Crim: TV coverage dispute leaves Comcast subscribers unable to watch Cardinals

Cincinnati Reds first baseman Joey Votto participates in the live television broadcast of the Cincinnati Reds with Barry Larkin, center, and John Sadak, left, in the third inning of the MLB game between between the Cincinnati Reds and the St. Louis Cardinals at Great American Ball Park in Cincinnati, Wednesday, Aug. 31, 2022.

St Louis Cardinals At Cincinnati Reds

Bally Sports Midwest carries both the St. Louis Cardinals and the St. Louis Blues.

QUINCY — If watching the Cardinals flounder during the first six weeks of the Major League Baseball season has been painful, some fans in West-Central Illinois will get a reprieve of sorts.

It was announced last week that subscribers to Comcast and its Xfinity television service can no longer watch any of Diamond Sports Group’s 18 channels because of a carriage dispute, including Diamond’s Bally regional sports networks.

That left some fans of 12 Major League Baseball teams, including the Cardinals, out in the cold.

Comcast, Charter and DirecTV are the three major cable providers that host Bally. While deals were reached with both Charter and DirecTV, negotiations stalled when Comcast wanted to put Bally on a higher, or premium, tier.

The dispute, of course, also centered around money, with both sides arguing their demands were reasonable.

(Bally Sports Midwest carries both the Cardinals and the National Hockey League’s St. Louis Blues.)

The future of Diamond, a subsidiary of Sinclair Broadcasting Group, is murky.

It is in the middle of a protracted bankruptcy process brought on by the decline in traditional TV viewership and rise in new online streaming services, with a hearing on its restructuring plan that could help avoid liquidation set for June 18.

One of the keys to that plan, according to several media outlets, is Diamond reaching an agreement with major distributors like Comcast. That could still happen, but MLB teams and leagues prefer to have games be part of a basic package rather than as a premium add-on, a potential sticking point.

MLB last season had to take over production and distribution of Padres and Diamondbacks games after Diamond, under the weight of heavy debt, let rights payments to the Padres lapse and was unable to agree to an amended deal with the Diamondbacks.

Should the bankruptcy judge not approve Diamond’s bankruptcy plan, MLB will likely revisit the idea of a potential nationwide streaming package first floated over the winter.

The uncertainty of television revenue this season and beyond already has prompted some teams to curtail spending.

While this plays out, Comcast said its affected subscribers will receive $8 to $10 per month in credits to their accounts until an agreement – if there is one – is reached.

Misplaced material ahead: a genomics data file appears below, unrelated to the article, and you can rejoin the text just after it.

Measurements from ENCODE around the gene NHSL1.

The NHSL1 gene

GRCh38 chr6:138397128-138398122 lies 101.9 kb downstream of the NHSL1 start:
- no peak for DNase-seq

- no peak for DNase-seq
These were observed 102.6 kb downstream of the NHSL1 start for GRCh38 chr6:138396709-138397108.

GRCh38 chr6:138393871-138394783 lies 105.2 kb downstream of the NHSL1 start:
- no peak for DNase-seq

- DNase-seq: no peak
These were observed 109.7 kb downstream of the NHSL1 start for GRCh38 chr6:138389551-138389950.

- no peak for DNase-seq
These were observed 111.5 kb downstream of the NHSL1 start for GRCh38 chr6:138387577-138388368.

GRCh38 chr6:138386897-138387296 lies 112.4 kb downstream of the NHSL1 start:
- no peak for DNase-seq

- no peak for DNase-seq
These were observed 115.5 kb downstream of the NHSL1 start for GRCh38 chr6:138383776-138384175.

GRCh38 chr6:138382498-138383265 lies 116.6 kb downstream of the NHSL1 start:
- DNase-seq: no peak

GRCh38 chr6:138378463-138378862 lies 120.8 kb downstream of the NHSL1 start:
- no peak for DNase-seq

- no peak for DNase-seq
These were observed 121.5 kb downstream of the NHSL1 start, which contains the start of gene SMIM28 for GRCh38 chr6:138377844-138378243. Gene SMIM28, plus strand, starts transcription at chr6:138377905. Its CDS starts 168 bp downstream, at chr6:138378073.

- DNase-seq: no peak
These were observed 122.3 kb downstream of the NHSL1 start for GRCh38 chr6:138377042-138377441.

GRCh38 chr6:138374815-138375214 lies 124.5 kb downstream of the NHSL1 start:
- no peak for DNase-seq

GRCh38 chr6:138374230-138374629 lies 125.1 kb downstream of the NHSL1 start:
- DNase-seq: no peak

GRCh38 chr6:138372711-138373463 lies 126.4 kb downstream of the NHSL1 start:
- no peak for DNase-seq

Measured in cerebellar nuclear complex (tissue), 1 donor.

Maybe by the time the Cardinals return to the airwaves, they will have figured out to add some punch to what has been a punchless offense.

The Cardinals have scored three runs or fewer a National League-worst 20 times and are averaging slightly less than 3.5 runs per game. Their 23 home runs in 34 games are the fewest in the major leagues.

Normally reliable sluggers Nolan Arenado and Paul Goldschmidt have two homers apiece. Willson Contreras is the only regular starter with a slugging percentage above .400. Promising outfielder Jordan Walker, struggling at the plate, was sent back to the minors.

Of their first 34 games this season, 25 have been decided by three runs or fewer, the second-most in baseball. The Cardinals are 13-12 in those games and 15-19 overall. St. Louis, sporting a .214 team batting average, presumably could have a much different record with a little timely hitting.

The bottom of the 10th inning of Saturday’s game against the Chicago White Sox encapsulated the Cardinals season so far.

Bases loaded, nobody out, down a run. Any ball hit out of the infield scores the tying run. Ditto for a double-play groundout up the middle. A base hit could have won it.

Instead, three consecutive strikeouts – interrupted by a lengthy rain delay – and the worst team in baseball escaped with a 6-5 victory.

Then, on Sunday, the Redbirds managed just four hits in a 5-1 loss. The White Sox, with just one win in 14 road games entering the series, took two of three at Busch Stadium to improve to 8-26.

On the bright side, at least some fans could enjoy a sunny Sunday afternoon instead of watching.

Miss Clipping Out Stories to Save for Later?

Click the Purchase Story button below to order a print of this story. We will print it for you on matte photo paper to keep forever.

Related Articles